Air-to-air combat in the Vietnam War has long been a sore subject for some observers. Sources vary, but U.S. forces overall killed approximately 200 MiGs while losing about 90 planes to them, for a ratio of about 2.2:1. Robert Wilcox, in his history of the Top Gun program, calls this ‘embarrassingly low.’ Looking just at 1968, the picture is even bleaker. The US Navy was disappointed with its 3:1 ratio and the US Air Force (USAF) traded McDonnell Douglas F-4 Phantoms for MiGs at nearly a 1:1 rate. During the bombing halt between 1968 and 1972, both services sought to upgrade their technology and training, including the creation of the US Navy Fighter Weapons School, also known as ‘Top Gun.’ In 1972 when the LINEBACKER bombing campaign began, the US Navy’s air-to-air record jumped to 6:1. The USAF struggled in the early months of LINEBACKER, earning a negative kill ratio for the first time in the war and perhaps in its existence.
The US Navy is often praised for their changes to training procedures (even though Top Gun initially had little support from US Navy leaders) while the USAF is often criticised for over-reliance on technological solutions. However, the most significant improvement in air-to-air combat for the USAF was the result of a technological system: Project Teaball – a Ground Controlled Intercept (GCI) system that allowed analysts on the ground to track enemy planes in real-time and communicate that information to pilots in the air.
‘Teaball’ was just as critical to the USAF’s air combat success during the LINEBACKER campaigns as Top Gun was for the US Navy. It demonstrated that the USAF was open to change and adapted its technological culture to meet new challenges. This is not to take away from the undeniable success of the Top Gun program, nor to diminish the importance the USAF’s effective RED FLAG program that began shortly afterwards. In the last throes of the Vietnam War, both technology and training worked in tandem.
Web of Confusion
North Vietnamese pilots had long relied on GCI to direct their movements – ground controllers used their extensive radar coverage of the area to track aircraft and give detailed second-by-second instructions to MiG pilots. American forces were different. They tended to rely more on the initiative and skill of individual pilots, but they also had far less radar coverage of the areas they flew over in North Vietnam. Complicating, this was the fact that US radar stations were not well integrated, creating a confusing web of systems competing for pilots’ attention.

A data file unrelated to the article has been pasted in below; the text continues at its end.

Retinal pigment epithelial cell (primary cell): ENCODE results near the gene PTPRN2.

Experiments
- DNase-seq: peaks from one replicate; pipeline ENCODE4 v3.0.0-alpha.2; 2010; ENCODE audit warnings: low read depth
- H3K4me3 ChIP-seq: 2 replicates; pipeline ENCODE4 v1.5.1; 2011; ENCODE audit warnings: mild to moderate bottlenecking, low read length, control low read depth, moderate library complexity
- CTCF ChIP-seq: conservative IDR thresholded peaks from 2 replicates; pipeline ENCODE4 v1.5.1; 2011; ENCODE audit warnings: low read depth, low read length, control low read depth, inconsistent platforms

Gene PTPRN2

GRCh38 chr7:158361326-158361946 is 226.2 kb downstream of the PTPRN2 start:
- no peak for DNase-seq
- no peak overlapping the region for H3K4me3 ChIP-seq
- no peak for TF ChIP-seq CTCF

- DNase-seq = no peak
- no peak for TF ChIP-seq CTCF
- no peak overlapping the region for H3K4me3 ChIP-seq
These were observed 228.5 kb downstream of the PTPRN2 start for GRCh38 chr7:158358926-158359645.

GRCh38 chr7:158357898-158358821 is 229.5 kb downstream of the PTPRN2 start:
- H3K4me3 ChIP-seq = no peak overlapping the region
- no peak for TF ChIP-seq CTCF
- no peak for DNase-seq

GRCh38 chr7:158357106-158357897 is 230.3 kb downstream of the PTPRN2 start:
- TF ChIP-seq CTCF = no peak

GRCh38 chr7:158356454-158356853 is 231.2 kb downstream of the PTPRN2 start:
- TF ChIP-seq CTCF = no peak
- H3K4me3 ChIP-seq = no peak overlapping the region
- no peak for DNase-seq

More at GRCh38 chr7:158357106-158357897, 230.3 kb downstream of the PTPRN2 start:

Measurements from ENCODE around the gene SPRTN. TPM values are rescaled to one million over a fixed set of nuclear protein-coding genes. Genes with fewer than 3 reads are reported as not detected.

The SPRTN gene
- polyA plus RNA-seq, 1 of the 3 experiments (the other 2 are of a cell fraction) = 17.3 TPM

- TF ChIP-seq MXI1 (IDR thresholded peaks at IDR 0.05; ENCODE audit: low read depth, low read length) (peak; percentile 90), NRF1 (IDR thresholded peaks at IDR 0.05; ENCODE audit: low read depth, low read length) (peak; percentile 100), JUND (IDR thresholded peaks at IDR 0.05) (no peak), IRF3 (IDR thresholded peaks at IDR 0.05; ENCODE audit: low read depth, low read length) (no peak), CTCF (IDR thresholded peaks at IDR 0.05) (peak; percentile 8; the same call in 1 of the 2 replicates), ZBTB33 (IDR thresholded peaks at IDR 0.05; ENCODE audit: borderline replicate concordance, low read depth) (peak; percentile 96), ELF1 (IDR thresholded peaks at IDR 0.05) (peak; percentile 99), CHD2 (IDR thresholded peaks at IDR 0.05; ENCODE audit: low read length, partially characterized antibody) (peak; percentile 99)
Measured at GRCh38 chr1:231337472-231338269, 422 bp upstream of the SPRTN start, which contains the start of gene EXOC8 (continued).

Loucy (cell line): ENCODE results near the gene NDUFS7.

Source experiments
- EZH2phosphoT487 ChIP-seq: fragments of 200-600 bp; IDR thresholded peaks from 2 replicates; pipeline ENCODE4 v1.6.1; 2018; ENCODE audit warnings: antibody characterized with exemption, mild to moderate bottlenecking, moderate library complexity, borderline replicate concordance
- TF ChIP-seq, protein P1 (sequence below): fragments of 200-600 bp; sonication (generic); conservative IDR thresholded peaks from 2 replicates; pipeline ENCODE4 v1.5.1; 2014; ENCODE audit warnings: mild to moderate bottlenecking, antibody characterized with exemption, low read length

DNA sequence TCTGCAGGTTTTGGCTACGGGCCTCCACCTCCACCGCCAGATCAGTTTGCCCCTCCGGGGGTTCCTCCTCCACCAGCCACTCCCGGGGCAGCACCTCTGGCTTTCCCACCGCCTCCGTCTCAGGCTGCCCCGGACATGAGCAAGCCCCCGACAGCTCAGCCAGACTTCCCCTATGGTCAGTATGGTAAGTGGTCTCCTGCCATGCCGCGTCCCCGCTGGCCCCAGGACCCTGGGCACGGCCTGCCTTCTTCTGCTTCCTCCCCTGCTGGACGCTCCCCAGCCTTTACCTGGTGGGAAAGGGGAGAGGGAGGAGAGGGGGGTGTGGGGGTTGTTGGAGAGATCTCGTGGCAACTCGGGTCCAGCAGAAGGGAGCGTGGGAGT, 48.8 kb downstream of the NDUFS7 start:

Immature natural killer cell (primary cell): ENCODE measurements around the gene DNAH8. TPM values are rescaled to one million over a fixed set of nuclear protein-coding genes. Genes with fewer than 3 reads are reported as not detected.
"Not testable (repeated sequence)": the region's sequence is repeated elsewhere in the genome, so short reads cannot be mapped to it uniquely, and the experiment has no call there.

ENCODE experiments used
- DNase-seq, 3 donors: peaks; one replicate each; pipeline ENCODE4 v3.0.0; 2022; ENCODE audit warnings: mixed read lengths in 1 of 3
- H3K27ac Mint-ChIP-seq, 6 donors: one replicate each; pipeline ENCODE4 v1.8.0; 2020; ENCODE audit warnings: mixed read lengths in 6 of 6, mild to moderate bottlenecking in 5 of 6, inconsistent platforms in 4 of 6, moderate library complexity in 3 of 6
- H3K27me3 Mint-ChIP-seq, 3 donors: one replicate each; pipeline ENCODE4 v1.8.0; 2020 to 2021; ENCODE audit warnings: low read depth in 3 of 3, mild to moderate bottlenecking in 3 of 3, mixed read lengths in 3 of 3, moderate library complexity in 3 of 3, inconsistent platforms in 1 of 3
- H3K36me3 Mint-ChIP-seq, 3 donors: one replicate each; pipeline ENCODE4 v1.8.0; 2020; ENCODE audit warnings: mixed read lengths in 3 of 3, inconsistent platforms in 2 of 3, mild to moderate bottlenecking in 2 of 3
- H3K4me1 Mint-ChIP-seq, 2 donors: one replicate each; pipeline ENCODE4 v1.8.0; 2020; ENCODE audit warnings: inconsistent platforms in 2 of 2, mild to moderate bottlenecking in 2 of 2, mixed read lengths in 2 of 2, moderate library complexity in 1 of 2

The USAF operated a ground radar covering the southeast at Da Nang. Another radar further north at Dong Ha known as ‘Waterboy’ covered the lowest reaches of North Vietnam, although few air-to-air engagements occurred there. For further coverage, USAF flew a Lockheed EC-121 known as ‘College Eye,’ which was excellent over water but was less accurate over land. Other radar stations existed in Thailand, including ‘Brigham,’ at Udorn, and ‘Invert,’ at Nakon Phanom. These stations contributed ground control and navigational assistance, although their short-range provided almost no coverage of North Vietnam itself.
The US Navy used a system called ‘Red Crown,’ a ship-based radar located in the Gulf of Tonkin, to provide early warning of approaching MiGs. There was some limited cooperation between ‘Red Crown’ and ‘College Eye’ during Operation ROLLING THUNDER. The bottom line for all these radar systems was that none of them was effective for strikes further North than the 19th parallel, where air combat was more likely, and some of these systems, such as ‘Red Crown,’ could not effectively track planes below 10,000 feet, where MiGs often flew.